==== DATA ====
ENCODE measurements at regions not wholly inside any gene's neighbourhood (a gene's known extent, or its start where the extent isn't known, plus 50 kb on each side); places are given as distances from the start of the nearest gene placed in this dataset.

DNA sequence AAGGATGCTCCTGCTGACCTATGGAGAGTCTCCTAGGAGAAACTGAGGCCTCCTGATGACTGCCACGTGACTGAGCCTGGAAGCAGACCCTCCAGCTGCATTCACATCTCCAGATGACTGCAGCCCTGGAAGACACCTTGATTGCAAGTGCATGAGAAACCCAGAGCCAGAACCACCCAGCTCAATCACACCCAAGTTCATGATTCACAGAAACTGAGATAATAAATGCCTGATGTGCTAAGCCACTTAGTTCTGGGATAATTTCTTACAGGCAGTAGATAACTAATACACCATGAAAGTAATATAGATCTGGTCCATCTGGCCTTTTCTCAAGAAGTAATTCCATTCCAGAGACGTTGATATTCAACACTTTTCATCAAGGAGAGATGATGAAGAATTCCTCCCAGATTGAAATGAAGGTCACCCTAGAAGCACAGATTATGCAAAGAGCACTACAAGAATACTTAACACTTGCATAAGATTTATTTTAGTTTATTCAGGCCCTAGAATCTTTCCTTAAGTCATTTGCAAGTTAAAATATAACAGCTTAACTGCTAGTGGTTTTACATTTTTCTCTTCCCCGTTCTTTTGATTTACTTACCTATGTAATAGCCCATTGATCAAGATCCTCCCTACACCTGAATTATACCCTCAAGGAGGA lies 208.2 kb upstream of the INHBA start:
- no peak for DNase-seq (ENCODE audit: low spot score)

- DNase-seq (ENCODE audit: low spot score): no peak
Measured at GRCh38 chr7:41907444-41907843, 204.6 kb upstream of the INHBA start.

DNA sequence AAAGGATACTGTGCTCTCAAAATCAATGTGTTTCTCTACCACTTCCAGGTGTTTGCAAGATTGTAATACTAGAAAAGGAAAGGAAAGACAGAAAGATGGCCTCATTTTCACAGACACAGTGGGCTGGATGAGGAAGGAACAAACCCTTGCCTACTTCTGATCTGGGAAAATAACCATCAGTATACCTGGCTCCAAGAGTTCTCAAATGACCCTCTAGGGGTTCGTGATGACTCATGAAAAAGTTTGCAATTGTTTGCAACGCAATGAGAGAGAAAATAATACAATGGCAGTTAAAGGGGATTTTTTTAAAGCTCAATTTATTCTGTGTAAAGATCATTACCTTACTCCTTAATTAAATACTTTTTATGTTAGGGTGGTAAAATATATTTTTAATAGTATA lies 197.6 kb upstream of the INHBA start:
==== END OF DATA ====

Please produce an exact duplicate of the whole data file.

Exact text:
ENCODE measurements at regions not wholly inside any gene's neighbourhood (a gene's known extent, or its start where the extent isn't known, plus 50 kb on each side); places are given as distances from the start of the nearest gene placed in this dataset.

DNA sequence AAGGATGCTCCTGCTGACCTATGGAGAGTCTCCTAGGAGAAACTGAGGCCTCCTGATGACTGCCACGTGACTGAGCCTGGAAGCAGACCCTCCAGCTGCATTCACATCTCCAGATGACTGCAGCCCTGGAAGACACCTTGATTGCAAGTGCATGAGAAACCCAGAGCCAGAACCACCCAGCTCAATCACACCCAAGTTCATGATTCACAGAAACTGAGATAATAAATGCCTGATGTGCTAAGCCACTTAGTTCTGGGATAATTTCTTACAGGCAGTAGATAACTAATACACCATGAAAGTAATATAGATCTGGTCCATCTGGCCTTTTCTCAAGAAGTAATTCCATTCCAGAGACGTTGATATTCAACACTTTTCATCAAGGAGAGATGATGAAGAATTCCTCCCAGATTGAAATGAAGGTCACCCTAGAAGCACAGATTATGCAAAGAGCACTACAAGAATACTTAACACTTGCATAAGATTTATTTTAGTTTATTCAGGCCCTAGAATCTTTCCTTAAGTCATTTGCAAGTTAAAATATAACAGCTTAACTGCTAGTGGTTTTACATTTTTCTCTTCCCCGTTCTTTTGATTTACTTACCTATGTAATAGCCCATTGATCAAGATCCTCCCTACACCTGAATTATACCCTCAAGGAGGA lies 208.2 kb upstream of the INHBA start:
- no peak for DNase-seq (ENCODE audit: low spot score)

- DNase-seq (ENCODE audit: low spot score): no peak
Measured at GRCh38 chr7:41907444-41907843, 204.6 kb upstream of the INHBA start.

DNA sequence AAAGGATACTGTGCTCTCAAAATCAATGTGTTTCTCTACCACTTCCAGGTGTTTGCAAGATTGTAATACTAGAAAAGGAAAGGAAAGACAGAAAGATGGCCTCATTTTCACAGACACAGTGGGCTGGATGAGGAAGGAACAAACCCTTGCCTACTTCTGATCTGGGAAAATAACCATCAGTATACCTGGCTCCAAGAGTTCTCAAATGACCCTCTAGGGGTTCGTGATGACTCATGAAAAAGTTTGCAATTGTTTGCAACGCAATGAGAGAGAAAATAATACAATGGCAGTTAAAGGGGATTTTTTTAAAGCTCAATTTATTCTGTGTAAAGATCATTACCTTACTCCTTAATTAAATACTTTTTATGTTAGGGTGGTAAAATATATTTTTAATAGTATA lies 197.6 kb upstream of the INHBA start: